Since 1902

Bipartisan fight to protect devolution turns into fierce political battle


KENYA: Although the clamour for a referendum started as a bipartisan approach by governors and senators to protect devolution, it slowly degenerated into a political duel between rival coalitions.

In its formative stages, the referendum issue appeared to give the new Jubilee administration nightmares as it snowballed into a full-blown crisis after CORD coalition plunged into the debate.

President Uhuru Kenyatta and his Deputy William Ruto had a reason to worry as senators and governors across the political divide vowed to rally their supporters to amend the Constitution through a popular initiative.

This, they figured, would be a real test to their government and would present the opponents a platform to once again test their political mettle after the March 4 election.

The initiators of the move to amend the Constitution wanted the devolution funds threshold increased to 40 per cent and senators given a bigger say in the division of revenue, especially those going to devolved units.

But matters came to a head when CORD leaders, led by former Prime Minister Raila Odinga, waded into the debate with even more radical changes to the Constitution that included an overhaul of the governance system.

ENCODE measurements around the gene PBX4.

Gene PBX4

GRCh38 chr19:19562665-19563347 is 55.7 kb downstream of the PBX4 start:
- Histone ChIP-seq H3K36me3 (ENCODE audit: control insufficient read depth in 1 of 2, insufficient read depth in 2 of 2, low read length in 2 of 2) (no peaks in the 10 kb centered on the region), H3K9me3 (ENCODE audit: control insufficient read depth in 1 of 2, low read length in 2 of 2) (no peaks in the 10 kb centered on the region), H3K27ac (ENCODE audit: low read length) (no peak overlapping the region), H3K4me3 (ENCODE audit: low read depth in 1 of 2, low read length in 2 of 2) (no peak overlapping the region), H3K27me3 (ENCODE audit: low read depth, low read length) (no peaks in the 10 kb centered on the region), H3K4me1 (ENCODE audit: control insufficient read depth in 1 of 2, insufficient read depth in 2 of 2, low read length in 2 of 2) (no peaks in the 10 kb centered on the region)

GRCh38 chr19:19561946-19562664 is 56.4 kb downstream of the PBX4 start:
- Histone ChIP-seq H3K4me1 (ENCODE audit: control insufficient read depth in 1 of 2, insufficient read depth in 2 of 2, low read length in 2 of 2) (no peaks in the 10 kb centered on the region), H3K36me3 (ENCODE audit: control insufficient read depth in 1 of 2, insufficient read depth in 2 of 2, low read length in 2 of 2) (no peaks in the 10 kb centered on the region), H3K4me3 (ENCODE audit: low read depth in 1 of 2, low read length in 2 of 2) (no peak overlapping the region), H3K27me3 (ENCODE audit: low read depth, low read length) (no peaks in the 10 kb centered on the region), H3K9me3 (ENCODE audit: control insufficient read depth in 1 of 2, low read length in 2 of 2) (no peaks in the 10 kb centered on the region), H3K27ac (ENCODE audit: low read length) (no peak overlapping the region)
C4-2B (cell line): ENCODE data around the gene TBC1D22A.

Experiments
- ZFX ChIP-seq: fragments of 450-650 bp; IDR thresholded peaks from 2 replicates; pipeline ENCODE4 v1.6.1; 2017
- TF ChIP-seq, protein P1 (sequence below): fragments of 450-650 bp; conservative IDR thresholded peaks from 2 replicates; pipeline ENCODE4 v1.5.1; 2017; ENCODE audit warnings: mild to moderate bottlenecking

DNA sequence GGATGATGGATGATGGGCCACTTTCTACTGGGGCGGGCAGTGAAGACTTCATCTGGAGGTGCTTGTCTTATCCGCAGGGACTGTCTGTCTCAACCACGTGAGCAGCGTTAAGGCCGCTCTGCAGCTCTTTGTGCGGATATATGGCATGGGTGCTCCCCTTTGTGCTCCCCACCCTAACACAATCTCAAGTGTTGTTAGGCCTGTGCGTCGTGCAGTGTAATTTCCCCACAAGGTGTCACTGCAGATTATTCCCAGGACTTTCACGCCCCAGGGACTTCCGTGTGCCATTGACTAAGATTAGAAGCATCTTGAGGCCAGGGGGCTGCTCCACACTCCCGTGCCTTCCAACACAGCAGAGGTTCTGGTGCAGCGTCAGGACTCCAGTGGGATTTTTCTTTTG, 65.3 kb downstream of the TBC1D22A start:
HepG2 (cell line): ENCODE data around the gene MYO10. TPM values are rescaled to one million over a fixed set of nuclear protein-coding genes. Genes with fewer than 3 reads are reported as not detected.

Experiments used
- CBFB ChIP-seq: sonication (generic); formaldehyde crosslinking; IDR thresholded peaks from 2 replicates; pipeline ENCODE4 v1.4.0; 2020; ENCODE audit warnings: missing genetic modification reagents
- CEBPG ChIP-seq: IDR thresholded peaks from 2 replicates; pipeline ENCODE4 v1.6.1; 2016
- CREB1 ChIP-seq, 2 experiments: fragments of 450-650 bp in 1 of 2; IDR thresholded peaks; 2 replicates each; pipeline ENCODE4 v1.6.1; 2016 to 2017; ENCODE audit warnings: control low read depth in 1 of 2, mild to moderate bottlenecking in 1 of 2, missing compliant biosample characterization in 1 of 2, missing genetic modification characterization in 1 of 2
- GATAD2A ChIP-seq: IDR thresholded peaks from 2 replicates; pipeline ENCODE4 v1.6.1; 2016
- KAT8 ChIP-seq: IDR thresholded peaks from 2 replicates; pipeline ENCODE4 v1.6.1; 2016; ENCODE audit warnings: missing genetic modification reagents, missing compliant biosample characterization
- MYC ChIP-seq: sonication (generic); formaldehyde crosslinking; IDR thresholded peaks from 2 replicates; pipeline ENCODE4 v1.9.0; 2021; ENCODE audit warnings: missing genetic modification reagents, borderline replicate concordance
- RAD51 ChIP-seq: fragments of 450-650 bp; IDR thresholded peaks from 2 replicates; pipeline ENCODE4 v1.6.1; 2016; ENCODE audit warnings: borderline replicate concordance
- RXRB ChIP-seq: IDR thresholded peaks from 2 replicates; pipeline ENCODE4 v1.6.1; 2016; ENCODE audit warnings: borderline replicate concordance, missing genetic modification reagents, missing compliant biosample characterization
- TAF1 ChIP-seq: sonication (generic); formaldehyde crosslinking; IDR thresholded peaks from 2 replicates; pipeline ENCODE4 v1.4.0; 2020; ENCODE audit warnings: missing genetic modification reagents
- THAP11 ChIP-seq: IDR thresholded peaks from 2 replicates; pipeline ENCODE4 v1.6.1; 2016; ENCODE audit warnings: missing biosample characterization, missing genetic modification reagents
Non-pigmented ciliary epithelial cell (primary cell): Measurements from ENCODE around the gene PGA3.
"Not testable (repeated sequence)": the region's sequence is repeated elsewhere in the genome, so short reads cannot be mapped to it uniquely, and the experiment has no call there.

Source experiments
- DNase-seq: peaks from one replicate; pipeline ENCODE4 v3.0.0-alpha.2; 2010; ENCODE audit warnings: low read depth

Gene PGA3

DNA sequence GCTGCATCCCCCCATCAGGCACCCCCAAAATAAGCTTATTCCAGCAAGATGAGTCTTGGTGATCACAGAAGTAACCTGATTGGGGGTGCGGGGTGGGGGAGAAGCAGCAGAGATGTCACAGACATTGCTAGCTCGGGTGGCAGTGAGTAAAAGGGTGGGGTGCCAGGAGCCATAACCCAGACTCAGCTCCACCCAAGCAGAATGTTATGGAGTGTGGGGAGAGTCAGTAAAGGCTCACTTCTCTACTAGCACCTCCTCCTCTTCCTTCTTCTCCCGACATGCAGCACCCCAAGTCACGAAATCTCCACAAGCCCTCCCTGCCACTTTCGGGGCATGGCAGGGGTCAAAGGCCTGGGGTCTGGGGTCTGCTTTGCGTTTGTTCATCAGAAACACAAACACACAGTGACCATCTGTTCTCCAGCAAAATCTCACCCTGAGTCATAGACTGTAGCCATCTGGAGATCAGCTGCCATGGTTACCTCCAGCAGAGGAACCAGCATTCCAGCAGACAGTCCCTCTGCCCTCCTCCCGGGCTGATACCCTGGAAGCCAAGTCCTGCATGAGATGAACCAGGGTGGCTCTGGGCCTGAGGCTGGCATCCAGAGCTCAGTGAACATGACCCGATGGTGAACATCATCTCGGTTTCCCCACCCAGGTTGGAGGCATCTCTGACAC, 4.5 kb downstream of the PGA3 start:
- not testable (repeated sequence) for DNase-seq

As the debate was gaining momentum across the country, CORD leaders dropped the bombshell that would be pushing for the introduction of a parliamentary system to replace the presidential one.

And this seemed to be the last stroke that broke the camel’s back as the original intention of the plebiscite was overshadowed by the clamour to change the system of governance. This was interpreted by Jubilee as an attempt by CORD to settle political scores and further subject it to another contest.

With Raila leading the brigade, the Government feared that although senators and governors, including those from the ruling coalition, would be genuine in their demands, a success would be attributed to the former premier. Uhuru dared governors and opposition politicians over their push for a referendum.

“Respect the Constitution and stop threatening the government with constitutional amendments to serve partisan interests,” Uhuru said.

Before the debate could escalate, Uhuru and Ruto started rallying Jubilee troops to reject the referendum issue, saying it was an attempt by CORD to disrupt its development agenda.

They started by warning leaders in the ruling coalition on the harm of subjecting the country to another polls, just months after the General Election.

With the warning and some CORD leaders still pushing to change the presidential system, leaders allied to Jubilee started pulling away from the initiative.

Jubilee Senate Majority Leader Kithure Kindiki accused CORD of hijacking the process to push its own political agenda.

Meru Senator Kiraitu Murungi also said he was disturbed by CORD’s decision to use the poll to change the presidential system.